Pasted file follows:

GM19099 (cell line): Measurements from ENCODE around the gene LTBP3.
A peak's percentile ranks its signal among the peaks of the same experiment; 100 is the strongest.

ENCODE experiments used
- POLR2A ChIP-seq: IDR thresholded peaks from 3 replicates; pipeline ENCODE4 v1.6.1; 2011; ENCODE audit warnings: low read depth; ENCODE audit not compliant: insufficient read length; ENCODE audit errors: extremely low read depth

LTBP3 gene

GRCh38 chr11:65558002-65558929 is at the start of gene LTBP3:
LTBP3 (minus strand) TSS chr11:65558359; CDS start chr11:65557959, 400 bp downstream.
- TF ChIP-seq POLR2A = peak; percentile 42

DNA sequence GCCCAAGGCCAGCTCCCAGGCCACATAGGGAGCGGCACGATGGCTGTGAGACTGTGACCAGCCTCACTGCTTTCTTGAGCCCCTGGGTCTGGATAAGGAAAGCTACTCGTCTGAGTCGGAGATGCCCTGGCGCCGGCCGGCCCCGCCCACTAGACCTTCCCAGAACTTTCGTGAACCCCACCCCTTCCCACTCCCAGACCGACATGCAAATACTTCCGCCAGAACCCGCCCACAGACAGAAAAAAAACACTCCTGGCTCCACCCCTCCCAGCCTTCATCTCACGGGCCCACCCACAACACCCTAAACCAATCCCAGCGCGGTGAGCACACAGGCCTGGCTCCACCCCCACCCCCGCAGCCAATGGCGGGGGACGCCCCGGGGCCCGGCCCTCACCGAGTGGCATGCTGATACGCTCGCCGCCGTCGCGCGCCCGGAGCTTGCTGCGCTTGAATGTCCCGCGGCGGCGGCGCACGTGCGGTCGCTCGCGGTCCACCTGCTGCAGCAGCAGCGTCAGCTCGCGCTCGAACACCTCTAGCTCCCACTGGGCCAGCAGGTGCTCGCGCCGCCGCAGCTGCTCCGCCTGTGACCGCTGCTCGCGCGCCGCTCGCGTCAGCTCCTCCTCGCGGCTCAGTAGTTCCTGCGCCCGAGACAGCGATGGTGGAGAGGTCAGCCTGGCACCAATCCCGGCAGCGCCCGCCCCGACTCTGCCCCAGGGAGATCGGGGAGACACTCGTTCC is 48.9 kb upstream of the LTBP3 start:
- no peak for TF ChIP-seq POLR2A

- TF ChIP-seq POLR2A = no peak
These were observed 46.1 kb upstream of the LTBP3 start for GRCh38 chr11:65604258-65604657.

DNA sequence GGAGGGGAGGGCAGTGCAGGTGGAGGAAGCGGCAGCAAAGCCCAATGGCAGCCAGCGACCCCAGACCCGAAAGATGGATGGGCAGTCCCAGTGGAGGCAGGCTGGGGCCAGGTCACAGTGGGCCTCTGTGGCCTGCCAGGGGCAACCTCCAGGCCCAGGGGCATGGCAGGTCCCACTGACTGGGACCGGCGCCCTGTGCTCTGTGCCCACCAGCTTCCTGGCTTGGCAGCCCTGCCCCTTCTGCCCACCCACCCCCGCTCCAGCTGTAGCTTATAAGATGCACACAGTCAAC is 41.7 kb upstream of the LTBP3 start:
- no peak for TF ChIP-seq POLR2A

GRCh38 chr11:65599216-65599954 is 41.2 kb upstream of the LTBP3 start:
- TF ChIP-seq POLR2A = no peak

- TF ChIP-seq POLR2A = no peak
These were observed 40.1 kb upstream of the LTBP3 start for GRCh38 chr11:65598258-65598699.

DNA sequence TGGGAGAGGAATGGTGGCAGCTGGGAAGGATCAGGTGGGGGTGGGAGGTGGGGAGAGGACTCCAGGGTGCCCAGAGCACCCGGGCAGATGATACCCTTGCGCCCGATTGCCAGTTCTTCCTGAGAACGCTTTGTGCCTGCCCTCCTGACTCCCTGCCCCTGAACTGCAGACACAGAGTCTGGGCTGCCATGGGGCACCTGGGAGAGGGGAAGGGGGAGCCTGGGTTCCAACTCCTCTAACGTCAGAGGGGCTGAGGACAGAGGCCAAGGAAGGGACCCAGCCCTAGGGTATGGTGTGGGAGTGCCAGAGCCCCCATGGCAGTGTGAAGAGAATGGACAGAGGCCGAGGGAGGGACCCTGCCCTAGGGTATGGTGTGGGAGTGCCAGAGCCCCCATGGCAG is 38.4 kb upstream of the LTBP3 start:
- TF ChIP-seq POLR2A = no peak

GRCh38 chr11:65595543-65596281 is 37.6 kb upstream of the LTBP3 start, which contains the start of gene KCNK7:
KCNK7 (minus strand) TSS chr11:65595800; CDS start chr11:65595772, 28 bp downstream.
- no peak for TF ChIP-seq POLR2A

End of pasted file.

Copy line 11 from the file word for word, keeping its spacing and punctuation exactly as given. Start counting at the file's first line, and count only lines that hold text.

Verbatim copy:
- TF ChIP-seq POLR2A = no peak